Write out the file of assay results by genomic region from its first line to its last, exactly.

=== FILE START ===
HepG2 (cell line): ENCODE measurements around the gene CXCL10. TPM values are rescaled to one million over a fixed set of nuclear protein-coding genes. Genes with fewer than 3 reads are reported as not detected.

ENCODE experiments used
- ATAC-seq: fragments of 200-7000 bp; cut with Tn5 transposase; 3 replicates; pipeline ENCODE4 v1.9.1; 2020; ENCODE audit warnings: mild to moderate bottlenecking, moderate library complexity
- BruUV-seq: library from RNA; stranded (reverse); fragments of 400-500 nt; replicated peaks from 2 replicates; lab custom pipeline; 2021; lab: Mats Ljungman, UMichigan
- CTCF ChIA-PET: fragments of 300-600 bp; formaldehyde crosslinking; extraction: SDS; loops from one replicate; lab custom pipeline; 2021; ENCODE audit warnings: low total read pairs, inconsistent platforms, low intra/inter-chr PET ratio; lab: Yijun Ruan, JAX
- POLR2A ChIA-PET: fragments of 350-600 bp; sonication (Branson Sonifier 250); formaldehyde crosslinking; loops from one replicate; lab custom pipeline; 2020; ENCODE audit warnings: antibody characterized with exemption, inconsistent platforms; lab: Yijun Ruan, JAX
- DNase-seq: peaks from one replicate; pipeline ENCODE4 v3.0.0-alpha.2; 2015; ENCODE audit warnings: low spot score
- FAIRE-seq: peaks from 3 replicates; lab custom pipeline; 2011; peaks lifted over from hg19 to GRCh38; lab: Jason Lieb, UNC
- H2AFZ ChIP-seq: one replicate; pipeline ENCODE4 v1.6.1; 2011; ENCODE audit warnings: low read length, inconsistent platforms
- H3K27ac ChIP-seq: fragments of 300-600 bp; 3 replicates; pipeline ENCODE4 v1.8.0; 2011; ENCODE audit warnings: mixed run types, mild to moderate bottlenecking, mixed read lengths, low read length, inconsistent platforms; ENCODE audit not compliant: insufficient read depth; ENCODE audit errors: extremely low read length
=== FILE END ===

HepG2 (cell line): ENCODE measurements around the gene CXCL10. TPM values are rescaled to one million over a fixed set of nuclear protein-coding genes. Genes with fewer than 3 reads are reported as not detected.

ENCODE experiments used
- ATAC-seq: fragments of 200-7000 bp; cut with Tn5 transposase; 3 replicates; pipeline ENCODE4 v1.9.1; 2020; ENCODE audit warnings: mild to moderate bottlenecking, moderate library complexity
- BruUV-seq: library from RNA; stranded (reverse); fragments of 400-500 nt; replicated peaks from 2 replicates; lab custom pipeline; 2021; lab: Mats Ljungman, UMichigan
- CTCF ChIA-PET: fragments of 300-600 bp; formaldehyde crosslinking; extraction: SDS; loops from one replicate; lab custom pipeline; 2021; ENCODE audit warnings: low total read pairs, inconsistent platforms, low intra/inter-chr PET ratio; lab: Yijun Ruan, JAX
- POLR2A ChIA-PET: fragments of 350-600 bp; sonication (Branson Sonifier 250); formaldehyde crosslinking; loops from one replicate; lab custom pipeline; 2020; ENCODE audit warnings: antibody characterized with exemption, inconsistent platforms; lab: Yijun Ruan, JAX
- DNase-seq: peaks from one replicate; pipeline ENCODE4 v3.0.0-alpha.2; 2015; ENCODE audit warnings: low spot score
- FAIRE-seq: peaks from 3 replicates; lab custom pipeline; 2011; peaks lifted over from hg19 to GRCh38; lab: Jason Lieb, UNC
- H2AFZ ChIP-seq: one replicate; pipeline ENCODE4 v1.6.1; 2011; ENCODE audit warnings: low read length, inconsistent platforms
- H3K27ac ChIP-seq: fragments of 300-600 bp; 3 replicates; pipeline ENCODE4 v1.8.0; 2011; ENCODE audit warnings: mixed run types, mild to moderate bottlenecking, mixed read lengths, low read length, inconsistent platforms; ENCODE audit not compliant: insufficient read depth; ENCODE audit errors: extremely low read length